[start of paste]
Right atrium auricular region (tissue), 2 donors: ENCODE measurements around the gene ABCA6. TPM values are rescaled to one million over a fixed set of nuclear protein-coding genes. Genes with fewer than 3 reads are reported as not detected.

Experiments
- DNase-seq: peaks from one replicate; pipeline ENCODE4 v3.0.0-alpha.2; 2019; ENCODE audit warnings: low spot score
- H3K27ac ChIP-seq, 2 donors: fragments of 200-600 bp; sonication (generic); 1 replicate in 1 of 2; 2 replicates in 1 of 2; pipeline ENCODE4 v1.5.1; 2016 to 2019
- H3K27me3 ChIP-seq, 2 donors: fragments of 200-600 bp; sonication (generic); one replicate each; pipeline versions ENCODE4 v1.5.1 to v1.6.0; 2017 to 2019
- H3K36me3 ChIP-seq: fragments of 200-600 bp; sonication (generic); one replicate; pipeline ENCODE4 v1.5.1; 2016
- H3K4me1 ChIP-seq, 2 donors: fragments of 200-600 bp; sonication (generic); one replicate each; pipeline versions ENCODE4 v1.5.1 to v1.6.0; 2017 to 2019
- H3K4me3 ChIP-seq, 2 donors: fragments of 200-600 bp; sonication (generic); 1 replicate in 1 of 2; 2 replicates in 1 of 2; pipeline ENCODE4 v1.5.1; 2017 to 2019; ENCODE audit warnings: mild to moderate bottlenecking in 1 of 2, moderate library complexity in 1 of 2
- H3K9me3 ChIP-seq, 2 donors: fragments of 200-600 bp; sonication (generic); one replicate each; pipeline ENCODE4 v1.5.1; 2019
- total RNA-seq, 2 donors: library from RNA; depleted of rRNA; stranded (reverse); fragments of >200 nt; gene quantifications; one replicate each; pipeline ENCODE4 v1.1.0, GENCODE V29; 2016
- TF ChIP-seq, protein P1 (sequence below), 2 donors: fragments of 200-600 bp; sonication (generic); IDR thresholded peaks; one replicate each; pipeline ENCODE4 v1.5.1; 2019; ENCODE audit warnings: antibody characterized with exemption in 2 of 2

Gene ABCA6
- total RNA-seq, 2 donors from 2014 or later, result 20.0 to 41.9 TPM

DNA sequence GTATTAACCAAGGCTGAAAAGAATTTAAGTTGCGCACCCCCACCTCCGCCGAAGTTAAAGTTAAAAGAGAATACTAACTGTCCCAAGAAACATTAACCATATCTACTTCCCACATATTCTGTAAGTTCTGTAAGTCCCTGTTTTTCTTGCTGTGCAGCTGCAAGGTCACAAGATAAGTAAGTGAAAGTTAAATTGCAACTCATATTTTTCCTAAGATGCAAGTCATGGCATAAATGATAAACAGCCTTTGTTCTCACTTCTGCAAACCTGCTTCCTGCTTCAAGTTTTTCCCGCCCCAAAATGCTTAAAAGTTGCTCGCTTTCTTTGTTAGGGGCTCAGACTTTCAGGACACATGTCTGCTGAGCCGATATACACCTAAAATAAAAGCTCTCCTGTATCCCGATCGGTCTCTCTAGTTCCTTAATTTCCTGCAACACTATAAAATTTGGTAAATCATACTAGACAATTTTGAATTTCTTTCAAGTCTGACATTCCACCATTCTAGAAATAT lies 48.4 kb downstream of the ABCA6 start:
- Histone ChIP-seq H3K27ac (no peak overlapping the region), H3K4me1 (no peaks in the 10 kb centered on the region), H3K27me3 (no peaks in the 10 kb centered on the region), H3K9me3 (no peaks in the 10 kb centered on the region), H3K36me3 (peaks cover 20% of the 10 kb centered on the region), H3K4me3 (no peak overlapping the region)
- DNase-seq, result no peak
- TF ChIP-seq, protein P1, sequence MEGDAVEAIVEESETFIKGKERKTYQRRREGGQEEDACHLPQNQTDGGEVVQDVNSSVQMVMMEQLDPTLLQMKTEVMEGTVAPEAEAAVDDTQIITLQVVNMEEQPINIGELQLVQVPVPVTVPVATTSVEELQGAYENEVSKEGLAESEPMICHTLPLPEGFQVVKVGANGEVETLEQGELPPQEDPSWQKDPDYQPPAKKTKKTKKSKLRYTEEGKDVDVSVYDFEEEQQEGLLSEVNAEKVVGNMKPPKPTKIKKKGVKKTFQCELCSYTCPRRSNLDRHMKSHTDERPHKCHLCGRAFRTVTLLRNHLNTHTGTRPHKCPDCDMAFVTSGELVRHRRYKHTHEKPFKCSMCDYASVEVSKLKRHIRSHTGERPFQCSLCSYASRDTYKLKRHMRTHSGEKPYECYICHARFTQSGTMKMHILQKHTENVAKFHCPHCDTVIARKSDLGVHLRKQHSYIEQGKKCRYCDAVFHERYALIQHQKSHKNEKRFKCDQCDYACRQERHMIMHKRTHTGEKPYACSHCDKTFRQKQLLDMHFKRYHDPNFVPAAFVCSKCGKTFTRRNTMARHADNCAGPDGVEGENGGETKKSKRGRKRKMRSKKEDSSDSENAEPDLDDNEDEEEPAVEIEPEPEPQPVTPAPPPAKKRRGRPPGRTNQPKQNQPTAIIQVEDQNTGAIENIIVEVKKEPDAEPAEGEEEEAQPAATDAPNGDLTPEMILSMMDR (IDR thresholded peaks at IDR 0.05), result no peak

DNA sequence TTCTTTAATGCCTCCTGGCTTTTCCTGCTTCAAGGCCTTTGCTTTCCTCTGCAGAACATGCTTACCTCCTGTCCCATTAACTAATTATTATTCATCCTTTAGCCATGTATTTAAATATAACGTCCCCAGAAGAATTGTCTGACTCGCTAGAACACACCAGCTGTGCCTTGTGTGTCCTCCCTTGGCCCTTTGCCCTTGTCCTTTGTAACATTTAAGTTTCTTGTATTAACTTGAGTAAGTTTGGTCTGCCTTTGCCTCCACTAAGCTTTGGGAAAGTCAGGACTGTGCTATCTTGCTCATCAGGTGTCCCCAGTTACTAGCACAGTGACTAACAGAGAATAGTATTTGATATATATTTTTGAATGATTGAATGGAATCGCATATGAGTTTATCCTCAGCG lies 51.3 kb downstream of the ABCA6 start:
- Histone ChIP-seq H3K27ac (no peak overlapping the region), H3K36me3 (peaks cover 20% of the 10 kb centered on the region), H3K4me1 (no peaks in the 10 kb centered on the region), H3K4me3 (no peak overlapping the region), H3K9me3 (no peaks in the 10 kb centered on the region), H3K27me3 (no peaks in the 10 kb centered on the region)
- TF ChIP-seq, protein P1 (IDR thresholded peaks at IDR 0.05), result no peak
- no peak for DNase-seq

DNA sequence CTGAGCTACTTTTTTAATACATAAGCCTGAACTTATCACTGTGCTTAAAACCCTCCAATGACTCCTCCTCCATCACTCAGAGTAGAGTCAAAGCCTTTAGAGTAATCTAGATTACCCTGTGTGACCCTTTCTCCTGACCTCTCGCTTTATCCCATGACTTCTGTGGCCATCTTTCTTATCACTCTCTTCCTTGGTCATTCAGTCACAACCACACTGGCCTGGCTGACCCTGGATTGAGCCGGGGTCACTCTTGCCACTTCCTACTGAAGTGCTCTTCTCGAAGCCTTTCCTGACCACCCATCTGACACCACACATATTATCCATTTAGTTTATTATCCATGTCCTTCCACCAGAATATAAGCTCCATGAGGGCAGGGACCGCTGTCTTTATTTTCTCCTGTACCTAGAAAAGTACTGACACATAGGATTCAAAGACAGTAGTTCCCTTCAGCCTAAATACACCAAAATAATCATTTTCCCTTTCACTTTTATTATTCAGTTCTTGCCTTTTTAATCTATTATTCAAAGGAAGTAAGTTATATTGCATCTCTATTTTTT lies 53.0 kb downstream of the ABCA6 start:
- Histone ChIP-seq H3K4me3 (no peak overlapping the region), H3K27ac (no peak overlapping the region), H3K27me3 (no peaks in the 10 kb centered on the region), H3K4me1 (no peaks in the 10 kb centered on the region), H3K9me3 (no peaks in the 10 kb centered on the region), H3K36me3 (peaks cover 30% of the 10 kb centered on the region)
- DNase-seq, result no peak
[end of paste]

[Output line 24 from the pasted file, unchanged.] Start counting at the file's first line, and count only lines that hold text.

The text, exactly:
- DNase-seq, result no peak